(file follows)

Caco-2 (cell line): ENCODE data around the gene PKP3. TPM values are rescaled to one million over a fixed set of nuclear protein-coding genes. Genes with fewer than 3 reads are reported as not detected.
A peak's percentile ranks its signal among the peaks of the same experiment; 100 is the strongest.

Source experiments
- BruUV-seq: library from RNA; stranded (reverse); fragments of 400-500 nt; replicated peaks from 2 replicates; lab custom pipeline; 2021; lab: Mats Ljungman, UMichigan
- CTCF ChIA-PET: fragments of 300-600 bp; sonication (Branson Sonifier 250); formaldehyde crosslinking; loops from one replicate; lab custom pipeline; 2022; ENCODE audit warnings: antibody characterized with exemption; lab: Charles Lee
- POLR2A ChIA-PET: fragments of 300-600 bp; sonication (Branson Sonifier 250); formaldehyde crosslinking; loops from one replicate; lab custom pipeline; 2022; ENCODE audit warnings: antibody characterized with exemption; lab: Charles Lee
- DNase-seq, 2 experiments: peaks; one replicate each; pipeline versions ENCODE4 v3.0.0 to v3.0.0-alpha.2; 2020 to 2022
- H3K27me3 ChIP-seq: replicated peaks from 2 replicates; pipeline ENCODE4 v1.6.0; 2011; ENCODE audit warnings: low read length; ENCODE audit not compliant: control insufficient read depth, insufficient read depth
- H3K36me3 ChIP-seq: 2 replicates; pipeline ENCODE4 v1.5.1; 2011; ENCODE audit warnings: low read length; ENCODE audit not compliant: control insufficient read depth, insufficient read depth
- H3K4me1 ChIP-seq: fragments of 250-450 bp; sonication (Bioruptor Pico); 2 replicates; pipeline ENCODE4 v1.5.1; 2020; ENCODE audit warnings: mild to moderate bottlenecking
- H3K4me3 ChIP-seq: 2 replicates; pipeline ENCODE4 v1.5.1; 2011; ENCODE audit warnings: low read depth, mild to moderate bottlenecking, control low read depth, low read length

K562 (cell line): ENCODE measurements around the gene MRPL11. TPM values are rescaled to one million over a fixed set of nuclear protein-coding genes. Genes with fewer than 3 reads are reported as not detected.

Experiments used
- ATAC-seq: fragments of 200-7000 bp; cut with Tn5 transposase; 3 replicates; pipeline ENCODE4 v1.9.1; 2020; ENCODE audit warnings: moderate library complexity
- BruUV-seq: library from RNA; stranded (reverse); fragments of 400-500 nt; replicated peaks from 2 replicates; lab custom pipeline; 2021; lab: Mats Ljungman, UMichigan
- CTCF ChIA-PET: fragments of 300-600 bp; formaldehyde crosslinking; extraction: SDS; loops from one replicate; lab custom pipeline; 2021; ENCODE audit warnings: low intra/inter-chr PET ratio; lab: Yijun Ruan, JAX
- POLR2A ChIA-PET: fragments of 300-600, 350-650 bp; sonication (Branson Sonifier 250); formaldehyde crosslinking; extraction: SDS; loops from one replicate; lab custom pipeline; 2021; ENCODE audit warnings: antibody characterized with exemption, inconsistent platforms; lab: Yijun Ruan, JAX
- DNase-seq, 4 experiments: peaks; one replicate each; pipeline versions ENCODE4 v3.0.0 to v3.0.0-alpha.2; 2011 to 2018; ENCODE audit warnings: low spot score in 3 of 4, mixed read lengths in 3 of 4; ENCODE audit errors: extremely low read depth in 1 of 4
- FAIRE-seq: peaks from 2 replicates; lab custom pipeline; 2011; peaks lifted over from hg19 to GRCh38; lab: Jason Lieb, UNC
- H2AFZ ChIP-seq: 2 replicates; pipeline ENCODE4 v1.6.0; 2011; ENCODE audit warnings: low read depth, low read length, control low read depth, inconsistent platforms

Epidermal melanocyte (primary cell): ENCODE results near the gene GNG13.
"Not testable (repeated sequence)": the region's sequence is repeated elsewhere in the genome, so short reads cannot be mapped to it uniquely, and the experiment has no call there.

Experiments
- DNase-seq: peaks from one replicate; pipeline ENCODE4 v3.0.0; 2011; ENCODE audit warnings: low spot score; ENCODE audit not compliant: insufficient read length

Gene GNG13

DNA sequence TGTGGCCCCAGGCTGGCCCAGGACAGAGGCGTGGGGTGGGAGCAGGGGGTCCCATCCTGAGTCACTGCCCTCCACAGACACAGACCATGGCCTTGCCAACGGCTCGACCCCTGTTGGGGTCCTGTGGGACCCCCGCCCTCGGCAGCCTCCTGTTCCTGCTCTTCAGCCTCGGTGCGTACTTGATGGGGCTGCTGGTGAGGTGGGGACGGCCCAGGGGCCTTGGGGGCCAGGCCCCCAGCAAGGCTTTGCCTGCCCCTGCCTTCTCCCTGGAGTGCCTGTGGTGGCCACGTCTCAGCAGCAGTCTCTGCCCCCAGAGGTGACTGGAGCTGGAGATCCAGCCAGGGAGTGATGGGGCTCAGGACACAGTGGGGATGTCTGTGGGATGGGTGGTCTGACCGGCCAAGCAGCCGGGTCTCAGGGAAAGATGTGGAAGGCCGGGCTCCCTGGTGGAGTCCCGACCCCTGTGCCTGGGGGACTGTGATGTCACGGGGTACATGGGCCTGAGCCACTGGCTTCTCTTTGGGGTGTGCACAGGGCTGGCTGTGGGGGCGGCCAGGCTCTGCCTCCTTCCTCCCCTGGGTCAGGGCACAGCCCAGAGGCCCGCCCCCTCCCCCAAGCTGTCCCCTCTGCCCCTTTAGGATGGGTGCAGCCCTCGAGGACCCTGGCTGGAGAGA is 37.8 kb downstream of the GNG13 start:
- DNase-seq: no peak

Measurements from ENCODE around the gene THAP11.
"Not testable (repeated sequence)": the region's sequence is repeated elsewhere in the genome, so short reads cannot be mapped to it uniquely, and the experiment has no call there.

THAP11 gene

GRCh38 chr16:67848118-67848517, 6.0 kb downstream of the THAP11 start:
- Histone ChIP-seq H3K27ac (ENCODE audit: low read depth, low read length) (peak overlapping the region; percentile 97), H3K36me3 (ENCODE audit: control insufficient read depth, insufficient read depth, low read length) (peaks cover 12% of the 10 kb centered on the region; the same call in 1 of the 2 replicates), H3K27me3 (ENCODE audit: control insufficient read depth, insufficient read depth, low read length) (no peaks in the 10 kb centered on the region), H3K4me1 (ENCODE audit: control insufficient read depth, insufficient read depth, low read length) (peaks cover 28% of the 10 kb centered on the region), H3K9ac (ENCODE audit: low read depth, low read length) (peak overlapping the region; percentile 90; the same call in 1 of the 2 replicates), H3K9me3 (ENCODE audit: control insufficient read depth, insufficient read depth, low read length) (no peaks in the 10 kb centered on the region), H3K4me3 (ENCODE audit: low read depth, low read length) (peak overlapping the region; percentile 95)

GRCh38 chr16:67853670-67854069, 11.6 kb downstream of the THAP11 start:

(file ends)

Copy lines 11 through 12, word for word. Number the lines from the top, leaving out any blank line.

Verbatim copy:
- H3K4me3 ChIP-seq: 2 replicates; pipeline ENCODE4 v1.5.1; 2011; ENCODE audit warnings: low read depth, mild to moderate bottlenecking, control low read depth, low read length

K562 (cell line): ENCODE measurements around the gene MRPL11. TPM values are rescaled to one million over a fixed set of nuclear protein-coding genes. Genes with fewer than 3 reads are reported as not detected.